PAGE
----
The Siberian city of Tomsk is famous, first of all, for its historic wooden architecture (see more photos here), nowadays residents are also building creative homes.
In 2012, Alexander Lunev bought a late 19th-century water tower from the Tomsk municipal government and decided to turn it into an apartment for him. It took eight years to restore the facades and inside spaces. Only in 2020 was he able to move there. The tower is divided now into six floors, each with one room. As of today, only one of them is ready, where he lives and the work continues.
In this ‘Golden Ring’ capital there are not only buildings of medieval Rus’, but also the company that produces 3D-printers for constructions. Back in 2017, they unveiled one of Europe’s largest printed private homes with an area of almost 300 square meters.
It only took a month to print, but the interior took 2 years and now a family lives there.
Currently, this company is building a whole settlement using the same technology.
It is difficult to believe, but this house or, rather, the summer house of a local resident, was also built using a 3D printer from the same company, but in a slightly different way. For the house, 150 parts were printed in the workshop and then assembled on site.
The result is a house in the shape of a cat holding a Rubik’s cube in its paws! The interior area is a mere 23 square meters and the total height is 5.4 meters.
Famous Moscow sculptor Grigory Orekhov built this egg-shaped house for his daughter Agatha. The concept for this futuristic construction was born from a search for a children’s playhouse. “My daughter has for many years been asking me for a playhouse, but we are a family of perfectionists, so we can’t buy just anything simply to close the matter,” Orekhov says. (Read more about this house here)
In 2019, an unusual house appeared outside Moscow, which, when viewed from above, becomes indistinguishable from its natural surroundings. This house was designed by German bureau ‘J.Mayer.H’ for an unnamed client. According to the architects, the boundary between the house and the landscape is erased and the feeling of a natural environment emerges. The area of the house is a whopping 5,600 square meters. The building itself is reminiscent of the shape of a giant clam or a leaf of a tree. The construction took 2.5 years, which, for such a complex project, is a blink of an eye.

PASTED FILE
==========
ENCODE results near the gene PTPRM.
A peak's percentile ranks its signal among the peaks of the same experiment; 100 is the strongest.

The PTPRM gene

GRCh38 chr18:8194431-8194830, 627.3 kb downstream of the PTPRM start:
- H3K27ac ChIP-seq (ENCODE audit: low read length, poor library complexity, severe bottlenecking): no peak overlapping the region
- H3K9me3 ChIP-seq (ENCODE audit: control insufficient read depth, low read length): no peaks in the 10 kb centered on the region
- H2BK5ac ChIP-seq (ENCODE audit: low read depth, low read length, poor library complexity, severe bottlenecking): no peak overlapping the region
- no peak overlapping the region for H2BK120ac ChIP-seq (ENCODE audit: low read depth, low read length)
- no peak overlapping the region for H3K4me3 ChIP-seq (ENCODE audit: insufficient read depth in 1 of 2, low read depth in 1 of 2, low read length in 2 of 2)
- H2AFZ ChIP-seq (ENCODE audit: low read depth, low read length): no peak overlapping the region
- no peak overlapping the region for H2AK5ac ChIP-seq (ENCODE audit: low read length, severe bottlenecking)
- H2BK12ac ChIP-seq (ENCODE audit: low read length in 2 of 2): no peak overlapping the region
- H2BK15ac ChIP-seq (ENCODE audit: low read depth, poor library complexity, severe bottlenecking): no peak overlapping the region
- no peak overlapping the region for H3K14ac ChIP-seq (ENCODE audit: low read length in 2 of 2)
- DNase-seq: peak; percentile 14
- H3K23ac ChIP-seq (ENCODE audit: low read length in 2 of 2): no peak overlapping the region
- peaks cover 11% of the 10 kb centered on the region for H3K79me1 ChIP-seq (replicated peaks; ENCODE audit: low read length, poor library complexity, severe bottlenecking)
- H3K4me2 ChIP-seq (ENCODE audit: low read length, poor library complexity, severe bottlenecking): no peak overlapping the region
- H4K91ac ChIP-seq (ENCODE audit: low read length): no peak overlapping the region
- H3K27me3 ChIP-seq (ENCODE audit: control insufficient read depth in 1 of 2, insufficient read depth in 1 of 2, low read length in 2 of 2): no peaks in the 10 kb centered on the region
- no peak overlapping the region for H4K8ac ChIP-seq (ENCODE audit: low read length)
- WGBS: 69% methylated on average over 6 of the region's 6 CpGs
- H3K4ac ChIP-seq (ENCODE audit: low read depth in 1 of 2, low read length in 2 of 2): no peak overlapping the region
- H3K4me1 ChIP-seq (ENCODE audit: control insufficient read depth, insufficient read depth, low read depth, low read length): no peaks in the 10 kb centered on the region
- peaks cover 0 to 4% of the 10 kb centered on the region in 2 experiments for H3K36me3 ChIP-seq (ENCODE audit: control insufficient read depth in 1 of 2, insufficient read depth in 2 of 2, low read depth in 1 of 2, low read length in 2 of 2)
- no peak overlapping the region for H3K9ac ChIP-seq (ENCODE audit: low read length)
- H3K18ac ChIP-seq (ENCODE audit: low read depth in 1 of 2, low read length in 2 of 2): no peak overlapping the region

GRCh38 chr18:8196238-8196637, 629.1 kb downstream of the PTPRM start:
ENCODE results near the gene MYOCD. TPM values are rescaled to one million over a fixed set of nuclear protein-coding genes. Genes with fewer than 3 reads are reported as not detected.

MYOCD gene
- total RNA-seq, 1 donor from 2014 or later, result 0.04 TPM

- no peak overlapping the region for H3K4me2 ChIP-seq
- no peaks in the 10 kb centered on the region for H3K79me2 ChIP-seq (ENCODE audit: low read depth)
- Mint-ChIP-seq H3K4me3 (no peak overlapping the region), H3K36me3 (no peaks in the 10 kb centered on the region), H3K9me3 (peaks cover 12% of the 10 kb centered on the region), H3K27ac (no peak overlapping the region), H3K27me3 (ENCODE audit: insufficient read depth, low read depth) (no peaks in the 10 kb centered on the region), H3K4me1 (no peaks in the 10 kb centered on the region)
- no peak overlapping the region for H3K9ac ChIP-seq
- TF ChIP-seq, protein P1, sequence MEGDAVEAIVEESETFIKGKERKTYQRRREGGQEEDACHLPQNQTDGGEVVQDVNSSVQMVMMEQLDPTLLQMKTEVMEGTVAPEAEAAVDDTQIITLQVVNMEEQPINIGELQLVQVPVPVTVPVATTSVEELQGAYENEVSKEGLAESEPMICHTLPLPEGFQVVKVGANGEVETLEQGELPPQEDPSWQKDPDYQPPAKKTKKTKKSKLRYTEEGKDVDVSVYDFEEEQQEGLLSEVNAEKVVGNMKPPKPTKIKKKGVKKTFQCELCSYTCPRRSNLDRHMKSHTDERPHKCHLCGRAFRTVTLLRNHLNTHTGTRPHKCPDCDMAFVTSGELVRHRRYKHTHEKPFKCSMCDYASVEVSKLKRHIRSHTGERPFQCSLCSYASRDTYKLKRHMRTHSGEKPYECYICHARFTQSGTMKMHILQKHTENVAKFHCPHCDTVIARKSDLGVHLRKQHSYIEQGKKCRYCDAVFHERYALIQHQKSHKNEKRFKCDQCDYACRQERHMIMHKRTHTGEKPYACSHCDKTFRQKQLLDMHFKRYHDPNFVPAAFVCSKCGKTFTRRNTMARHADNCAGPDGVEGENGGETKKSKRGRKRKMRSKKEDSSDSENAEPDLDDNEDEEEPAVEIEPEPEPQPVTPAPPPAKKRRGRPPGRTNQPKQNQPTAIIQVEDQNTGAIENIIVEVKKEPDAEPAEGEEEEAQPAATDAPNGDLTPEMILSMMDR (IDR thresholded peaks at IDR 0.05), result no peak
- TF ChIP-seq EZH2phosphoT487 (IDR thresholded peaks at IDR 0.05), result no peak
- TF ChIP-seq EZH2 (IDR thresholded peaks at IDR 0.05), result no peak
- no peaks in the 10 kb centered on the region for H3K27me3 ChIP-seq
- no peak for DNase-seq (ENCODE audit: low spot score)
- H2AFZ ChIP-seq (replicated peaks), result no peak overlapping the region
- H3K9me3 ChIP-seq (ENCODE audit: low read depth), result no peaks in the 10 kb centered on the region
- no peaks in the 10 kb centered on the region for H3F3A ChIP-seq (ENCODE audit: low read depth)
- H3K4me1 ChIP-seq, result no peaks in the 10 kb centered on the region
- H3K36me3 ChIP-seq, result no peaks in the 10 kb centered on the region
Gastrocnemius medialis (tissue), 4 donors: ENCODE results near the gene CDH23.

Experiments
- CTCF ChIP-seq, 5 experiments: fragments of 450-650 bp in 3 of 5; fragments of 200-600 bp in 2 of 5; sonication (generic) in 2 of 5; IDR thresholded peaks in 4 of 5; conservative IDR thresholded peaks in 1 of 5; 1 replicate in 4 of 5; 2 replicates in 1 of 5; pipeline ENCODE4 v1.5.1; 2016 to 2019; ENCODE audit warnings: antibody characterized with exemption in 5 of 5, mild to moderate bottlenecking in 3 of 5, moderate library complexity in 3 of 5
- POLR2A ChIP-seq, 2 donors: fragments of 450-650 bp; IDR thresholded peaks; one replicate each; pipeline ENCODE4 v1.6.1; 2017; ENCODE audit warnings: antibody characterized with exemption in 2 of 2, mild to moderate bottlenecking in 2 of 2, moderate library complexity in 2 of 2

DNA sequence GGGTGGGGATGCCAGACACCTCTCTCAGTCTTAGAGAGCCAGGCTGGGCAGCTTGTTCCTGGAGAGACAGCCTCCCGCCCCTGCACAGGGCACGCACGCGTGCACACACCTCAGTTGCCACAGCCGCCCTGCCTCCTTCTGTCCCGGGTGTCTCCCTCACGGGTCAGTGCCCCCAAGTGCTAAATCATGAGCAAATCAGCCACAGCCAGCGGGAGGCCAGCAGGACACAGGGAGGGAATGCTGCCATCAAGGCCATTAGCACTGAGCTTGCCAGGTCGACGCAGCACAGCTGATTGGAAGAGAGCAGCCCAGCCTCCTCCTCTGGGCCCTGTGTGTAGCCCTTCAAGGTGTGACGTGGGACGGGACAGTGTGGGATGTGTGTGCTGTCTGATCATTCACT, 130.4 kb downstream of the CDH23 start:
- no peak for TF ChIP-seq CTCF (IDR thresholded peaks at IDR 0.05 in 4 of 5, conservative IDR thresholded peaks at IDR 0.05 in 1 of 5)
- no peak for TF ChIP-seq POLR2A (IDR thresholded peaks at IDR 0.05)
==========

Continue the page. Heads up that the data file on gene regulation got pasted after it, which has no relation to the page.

Prior to the 1980 Moscow Olympics, the famous round khrushchevkas were built (read more about them here). And these round panel apartment buildings in the south of Moscow were built in the late 1990s. This is an experimental series of 24-story houses called ‘Kolos’.
The lower three floors are used for stores, while the higher floors are regular apartments, though with concave walls.
This house in the Moscow suburban district of Ostrovtsy was constructed by Sergey Kozhuro as an experiment. But now, this is one of the sights to see in the region. The idea was to build a living house in the shape of the elephant (do you remember that Russia is their homeland? No? Then read more about this here). However, the 4-storey house hasn’t found an owner yet.
Local designer Ivan Dyrkin started building sphere houses in Siberia’s largest city about 10 years ago. His first house became a real city landmark; he held lectures, exhibitions and parties there. Now he builds houses to order using the technology he invented himself.
(Also, read about the experiment of living under a dome in the coldest region of Russia here)
Another house in the form of a sphere we found high in the Altai Mountains, in the village of Multa, a popular tourist spot. It is a 3-storey house, which the owners also rent out to holidaymakers. Despite the seeming diminutiveness, there are six bedrooms, a full kitchen and a large living room. The house is heated with a stove.
A strange-shaped house appeared not far from Yekaterinburg in the village of Tavatuy in 2012. It was built by a local architect named Yuri Gaidukov for himself.
The house has three levels: downstairs there is a hall with a library, on the second floor there is a kitchen and living room and, on the third floor, there is a bedroom. There are practically no straight lines in the house; it is almost as if the whole thing is flowing and gravitating. What do you think?
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